About the Crime Data Explorer

The Minnesota Crime Data Explorer allows you to query and sort data, view trends in charts and graphs, export spreadsheets and learn about crime activity in our state in more dynamic ways than ever before.

Since 1935, Minnesota law enforcement agencies have provided information about crime activity and arrests to meet state and federal reporting requirements and to help Minnesotans better understand incidents in our communities and across our state.

While Minnesota Uniform Crime Reports are a compilation and summary of that data, the Minnesota Crime Data Explorer takes the data a step further – enabling you to choose ways to view the data that may better meet your needs or interests.

Eventually the Minnesota Crime Data Explorer will replace the Minnesota Uniform Crime Reports. And with the state’s 2020 transition to more detailed reporting, the Minnesota Crime Data Explorer will contain information that had not been collected at a statewide level until recently, including detailed information on victims, victim-offender relationships, property, and much more.

What's New

The data available in the Minnesota Crime Data Explorer continue to grow, as do the dynamic ways in which it can be viewed. Here are some recent updates now available.

  • Carjacking data is now a separate Reporting Area in the Crime Data Explorer. This makes this high-interest data easier to find.

Frequently Asked Questions

Who reports Firearms Discharge and Use-of-Force?

All Minnesota law enforcement agencies are required by Minnesota Statutes 626.553 subdivision 2 to report a firearm discharge and by Minnesota Statute 626.5534 to report use-of-force incidents.

When is a Firearms Discharge Report required?

Agencies must file a report within 30 days of any incident when a peace officer discharges a firearm in the course of duty other than for training purposes or the killing of an animal that is sick, injured, or dangerous.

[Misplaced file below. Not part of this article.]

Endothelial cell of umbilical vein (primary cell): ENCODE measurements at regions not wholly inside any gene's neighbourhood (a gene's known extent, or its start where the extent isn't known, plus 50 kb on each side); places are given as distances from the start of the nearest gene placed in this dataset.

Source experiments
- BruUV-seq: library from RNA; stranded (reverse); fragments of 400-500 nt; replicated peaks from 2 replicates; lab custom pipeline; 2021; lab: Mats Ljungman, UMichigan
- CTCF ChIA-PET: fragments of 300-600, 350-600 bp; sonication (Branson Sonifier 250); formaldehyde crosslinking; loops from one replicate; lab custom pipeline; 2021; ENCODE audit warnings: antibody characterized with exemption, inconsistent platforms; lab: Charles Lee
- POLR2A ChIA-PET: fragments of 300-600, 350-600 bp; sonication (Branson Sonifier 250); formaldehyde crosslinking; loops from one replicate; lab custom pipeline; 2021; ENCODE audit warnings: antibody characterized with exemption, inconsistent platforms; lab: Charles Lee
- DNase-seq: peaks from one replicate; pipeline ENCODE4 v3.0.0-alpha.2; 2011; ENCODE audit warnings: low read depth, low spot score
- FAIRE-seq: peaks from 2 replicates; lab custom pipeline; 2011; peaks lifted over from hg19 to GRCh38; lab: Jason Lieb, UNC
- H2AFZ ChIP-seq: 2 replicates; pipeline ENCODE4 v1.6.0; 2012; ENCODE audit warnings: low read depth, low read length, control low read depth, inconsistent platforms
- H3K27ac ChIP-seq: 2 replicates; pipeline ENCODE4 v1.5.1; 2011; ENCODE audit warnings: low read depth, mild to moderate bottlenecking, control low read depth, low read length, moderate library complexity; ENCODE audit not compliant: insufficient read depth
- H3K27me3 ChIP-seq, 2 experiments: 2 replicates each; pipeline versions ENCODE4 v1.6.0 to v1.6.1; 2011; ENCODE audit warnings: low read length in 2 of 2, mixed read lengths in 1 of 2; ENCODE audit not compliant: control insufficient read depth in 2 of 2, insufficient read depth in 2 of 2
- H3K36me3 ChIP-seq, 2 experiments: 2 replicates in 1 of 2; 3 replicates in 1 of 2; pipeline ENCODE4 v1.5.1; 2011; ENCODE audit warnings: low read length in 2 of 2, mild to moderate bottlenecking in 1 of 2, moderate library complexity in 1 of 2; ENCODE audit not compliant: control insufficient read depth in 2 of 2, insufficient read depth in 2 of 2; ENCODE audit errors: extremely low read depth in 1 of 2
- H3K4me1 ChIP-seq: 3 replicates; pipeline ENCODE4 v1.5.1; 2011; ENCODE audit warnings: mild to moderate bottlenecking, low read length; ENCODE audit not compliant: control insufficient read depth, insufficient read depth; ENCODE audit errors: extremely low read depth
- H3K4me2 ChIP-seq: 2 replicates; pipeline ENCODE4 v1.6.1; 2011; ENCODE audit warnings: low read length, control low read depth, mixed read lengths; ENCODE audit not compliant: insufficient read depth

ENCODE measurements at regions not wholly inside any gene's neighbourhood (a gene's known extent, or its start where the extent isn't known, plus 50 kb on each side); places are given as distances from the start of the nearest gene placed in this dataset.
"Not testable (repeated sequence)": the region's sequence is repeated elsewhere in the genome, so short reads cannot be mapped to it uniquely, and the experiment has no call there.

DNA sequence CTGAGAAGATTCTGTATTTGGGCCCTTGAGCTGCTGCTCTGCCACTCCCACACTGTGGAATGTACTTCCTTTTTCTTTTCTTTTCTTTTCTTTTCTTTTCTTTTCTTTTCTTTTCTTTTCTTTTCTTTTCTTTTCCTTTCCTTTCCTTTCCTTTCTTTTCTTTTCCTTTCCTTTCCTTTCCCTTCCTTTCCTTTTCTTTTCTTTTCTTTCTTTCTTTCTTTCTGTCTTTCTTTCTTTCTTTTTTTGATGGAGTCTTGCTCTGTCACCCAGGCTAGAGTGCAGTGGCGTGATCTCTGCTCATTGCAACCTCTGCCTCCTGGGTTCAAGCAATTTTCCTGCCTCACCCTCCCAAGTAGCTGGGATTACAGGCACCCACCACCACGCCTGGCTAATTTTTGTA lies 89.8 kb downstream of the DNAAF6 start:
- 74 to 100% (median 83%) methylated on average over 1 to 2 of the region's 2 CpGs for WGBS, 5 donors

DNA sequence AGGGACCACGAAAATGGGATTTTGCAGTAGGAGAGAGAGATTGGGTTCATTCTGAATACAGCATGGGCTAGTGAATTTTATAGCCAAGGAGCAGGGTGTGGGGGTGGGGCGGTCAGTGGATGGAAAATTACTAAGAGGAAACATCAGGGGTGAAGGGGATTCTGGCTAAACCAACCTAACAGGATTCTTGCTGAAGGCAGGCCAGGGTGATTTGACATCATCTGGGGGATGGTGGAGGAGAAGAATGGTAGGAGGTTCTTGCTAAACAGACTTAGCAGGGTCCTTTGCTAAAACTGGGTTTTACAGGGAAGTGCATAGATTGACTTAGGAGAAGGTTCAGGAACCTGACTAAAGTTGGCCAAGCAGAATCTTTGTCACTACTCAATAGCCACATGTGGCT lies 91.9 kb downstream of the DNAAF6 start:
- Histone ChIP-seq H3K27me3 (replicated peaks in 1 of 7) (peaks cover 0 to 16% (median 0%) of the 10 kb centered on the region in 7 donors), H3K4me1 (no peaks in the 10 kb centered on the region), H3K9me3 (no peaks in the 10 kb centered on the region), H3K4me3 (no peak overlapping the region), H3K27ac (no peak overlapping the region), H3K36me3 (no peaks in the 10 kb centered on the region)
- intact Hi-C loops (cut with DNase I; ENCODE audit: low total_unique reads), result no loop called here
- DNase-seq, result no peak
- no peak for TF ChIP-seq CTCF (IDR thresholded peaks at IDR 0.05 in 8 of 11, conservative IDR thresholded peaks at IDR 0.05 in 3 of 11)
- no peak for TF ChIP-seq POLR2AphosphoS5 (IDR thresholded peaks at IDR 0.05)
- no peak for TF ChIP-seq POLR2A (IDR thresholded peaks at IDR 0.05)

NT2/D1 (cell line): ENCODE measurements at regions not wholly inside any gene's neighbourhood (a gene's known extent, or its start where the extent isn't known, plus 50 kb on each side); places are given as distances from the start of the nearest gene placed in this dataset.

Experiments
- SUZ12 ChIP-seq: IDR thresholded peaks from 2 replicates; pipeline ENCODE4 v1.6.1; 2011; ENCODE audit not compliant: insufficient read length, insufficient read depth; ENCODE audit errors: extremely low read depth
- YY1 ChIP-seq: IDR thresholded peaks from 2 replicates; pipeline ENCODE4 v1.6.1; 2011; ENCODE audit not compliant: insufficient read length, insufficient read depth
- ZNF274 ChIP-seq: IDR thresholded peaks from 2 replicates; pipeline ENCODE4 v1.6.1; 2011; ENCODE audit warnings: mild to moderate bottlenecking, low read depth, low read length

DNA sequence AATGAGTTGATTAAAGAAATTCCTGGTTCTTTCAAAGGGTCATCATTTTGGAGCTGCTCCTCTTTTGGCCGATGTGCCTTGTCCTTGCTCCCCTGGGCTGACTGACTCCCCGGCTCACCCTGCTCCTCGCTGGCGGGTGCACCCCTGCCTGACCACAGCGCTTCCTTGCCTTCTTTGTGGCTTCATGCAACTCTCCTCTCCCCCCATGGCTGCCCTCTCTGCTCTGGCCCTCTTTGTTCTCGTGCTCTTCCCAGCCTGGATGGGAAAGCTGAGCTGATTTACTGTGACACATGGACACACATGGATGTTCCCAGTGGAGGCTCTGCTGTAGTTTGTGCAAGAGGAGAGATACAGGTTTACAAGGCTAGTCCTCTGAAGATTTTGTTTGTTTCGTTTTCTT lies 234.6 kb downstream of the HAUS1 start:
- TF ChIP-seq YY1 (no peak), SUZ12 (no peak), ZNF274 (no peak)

When is a Use-of-Force Report required?

A chief law enforcement officer must provide the information requested by the FBI about each incident of law enforcement use-of-force resulting in serious bodily injury or death or when a firearm is discharged at or in the direction of an individual.

What counts as a motor vehicle for pursuit reporting?

A motor vehicle includes automobiles, trucks, sport utility vehicles, snowmobiles, off-road recreational vehicles and motorboats as defined in Minnesota statutes.

Motor Vehicle – Min. Stat. § 609.487, subdivision 2a: "For purposes of this section, ‘motor vehicle’ has the meaning given it in section 169.011, subdivision 42, and includes a snowmobile, as defined in section 84.81, off-road recreational vehicles as defined in section 169A.03, subdivision 16, and motorboats as defined in section 169A.03, subdivision 13."

What is a PIT maneuver in pursuit reporting?

A pit maneuver is a pursuit tactic where the law enforcement vehicle forces the fleeing vehicle to turn sideways abruptly, causing the vehicle to stall and stop.

What is a carjacking?

A carjacking is a robbery where the property stolen by force is a motor vehicle. Data on this property type is available by selecting Carjacking under Reporting Areas. Data on carjacking incidents is available for 2021 and forward.